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If I need N virtual machines running the same OS, this simply means I need to install these N machines and then also have to take care of their updates etc etc...

Is it possible to have only one virtual machine as base that has OS installed so I would only need to update one VM OS, and all the rest would use this base VM to install other software that they need. This means that updating base would update all of them.

Question 1: Is this even possible/feasible?

If this is not possible, is it possible then to have a host OS and then just fully virtualize environments, so that running an environment would start a virtualized sandbox in the host to install and use environment-related apps. This would also mean that I would only need to take care of the host OS, and all sandboxes would get updated OS. If this is even possible, is it also possible to run multiple sandboxes simultaneously?

Question 2: is environment sandboxing even possible to the extent that it really doesn't interfere with host OS? So that it doesn't have any impact to the non-sandboxed apps running on the host.

Note: I'm only familiar with VMWare Workstation/VirtualBox VMs, that are separate from the OS in terms of maintenance. I've never used or researched anything else.

  • Did you check out Docker? – Tommiie Sep 14 '18 at 7:37
  • @Tom: Nope? Looks like I will have to. I only checked Sanboxie which doesn't really virtualize environments but rather just a single app... Still I'm vary of its complete separation. – Robert Koritnik Sep 14 '18 at 7:48
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There is a spectrum of virtualization/isolation and deployment methods, so it is all possible.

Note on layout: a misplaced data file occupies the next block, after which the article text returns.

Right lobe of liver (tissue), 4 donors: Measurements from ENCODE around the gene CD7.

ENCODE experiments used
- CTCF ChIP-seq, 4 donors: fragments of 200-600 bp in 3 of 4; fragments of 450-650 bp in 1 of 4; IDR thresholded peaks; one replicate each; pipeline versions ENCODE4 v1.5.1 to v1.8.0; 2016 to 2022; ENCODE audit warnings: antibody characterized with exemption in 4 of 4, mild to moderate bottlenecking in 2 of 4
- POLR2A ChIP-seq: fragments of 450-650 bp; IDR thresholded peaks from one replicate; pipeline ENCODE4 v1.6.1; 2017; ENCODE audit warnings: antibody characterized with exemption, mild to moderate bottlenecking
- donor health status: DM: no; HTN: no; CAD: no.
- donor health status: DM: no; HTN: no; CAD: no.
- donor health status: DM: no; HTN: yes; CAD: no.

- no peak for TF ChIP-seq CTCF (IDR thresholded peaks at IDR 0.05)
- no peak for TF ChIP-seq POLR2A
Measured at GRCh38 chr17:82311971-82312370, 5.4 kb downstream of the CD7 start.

Template VM Deployment

Often, a host is updated in place after it is deployed from a golden image template. You may have a generic web server disk, but say web2 has installed a certain release of the web site. Refreshing from the template has to preserve that customization. Maybe you can keep data on separate disks, or get very good at redeploying your application, or whatever.

An alternative is to maintain two production environments, update the passive one, and cut over to it. This is sometimes called blue green deployment. The next version can be freshly cloned VMs with an updated OS if you want. Or newly deployed containers. Which brings us to...

Containers

Regarding sandboxing, containers are good at isolating processes on a shared OS kernel and hardware resources. One light weight container does not have access to another's resources, and you can run many of them. Although, being shared means that one hardware fault or kernel panic can bring down all the containers. You haven't specified which OS, but the concept is implemented in many isolation technologies: Solaris zones, BSD jails, AIX WPARs, Windows containers, Linux containers.

There might be some OS components to maintain in a container, depending on technology. But generally not, they are usually light weight and just the userspace programs for the application.

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Answer to your first question: You can create VMs instantly through maintaining templates. It's possible on any hyper-visor.

Example: https://www.starwindsoftware.com/blog/automate-the-hyper-v-virtual-machine-deployment-with-powershell

But you have to manage the OSs (Host and Guests) seperately.

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